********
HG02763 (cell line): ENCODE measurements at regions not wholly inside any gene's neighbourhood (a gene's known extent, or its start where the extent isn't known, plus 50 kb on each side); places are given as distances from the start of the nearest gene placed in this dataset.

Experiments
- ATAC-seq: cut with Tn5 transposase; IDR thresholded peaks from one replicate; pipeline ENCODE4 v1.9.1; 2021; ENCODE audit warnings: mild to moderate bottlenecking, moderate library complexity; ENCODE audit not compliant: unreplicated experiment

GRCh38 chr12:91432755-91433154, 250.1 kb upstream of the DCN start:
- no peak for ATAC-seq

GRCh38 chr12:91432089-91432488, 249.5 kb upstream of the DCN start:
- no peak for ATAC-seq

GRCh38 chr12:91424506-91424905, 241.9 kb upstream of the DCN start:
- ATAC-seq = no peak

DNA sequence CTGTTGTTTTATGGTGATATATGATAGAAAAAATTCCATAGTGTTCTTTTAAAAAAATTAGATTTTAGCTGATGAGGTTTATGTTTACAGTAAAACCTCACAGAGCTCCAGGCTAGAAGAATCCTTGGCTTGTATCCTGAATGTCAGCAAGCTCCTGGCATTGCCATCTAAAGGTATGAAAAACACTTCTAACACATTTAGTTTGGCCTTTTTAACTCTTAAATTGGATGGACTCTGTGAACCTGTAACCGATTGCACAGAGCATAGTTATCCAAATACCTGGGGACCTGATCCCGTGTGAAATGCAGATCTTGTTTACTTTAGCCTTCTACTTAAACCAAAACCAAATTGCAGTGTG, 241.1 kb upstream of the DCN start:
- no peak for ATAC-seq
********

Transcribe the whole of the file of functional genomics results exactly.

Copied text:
HG02763 (cell line): ENCODE measurements at regions not wholly inside any gene's neighbourhood (a gene's known extent, or its start where the extent isn't known, plus 50 kb on each side); places are given as distances from the start of the nearest gene placed in this dataset.

Experiments
- ATAC-seq: cut with Tn5 transposase; IDR thresholded peaks from one replicate; pipeline ENCODE4 v1.9.1; 2021; ENCODE audit warnings: mild to moderate bottlenecking, moderate library complexity; ENCODE audit not compliant: unreplicated experiment

GRCh38 chr12:91432755-91433154, 250.1 kb upstream of the DCN start:
- no peak for ATAC-seq

GRCh38 chr12:91432089-91432488, 249.5 kb upstream of the DCN start:
- no peak for ATAC-seq

GRCh38 chr12:91424506-91424905, 241.9 kb upstream of the DCN start:
- ATAC-seq = no peak

DNA sequence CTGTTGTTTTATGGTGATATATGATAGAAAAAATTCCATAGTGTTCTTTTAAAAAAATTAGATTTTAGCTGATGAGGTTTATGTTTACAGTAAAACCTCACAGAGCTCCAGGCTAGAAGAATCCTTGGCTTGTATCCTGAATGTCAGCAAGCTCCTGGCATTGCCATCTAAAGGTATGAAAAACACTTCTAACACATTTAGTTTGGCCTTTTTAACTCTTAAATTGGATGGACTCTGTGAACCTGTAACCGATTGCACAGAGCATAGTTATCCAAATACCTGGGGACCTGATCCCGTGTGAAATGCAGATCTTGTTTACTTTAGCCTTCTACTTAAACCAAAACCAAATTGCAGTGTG, 241.1 kb upstream of the DCN start:
- no peak for ATAC-seq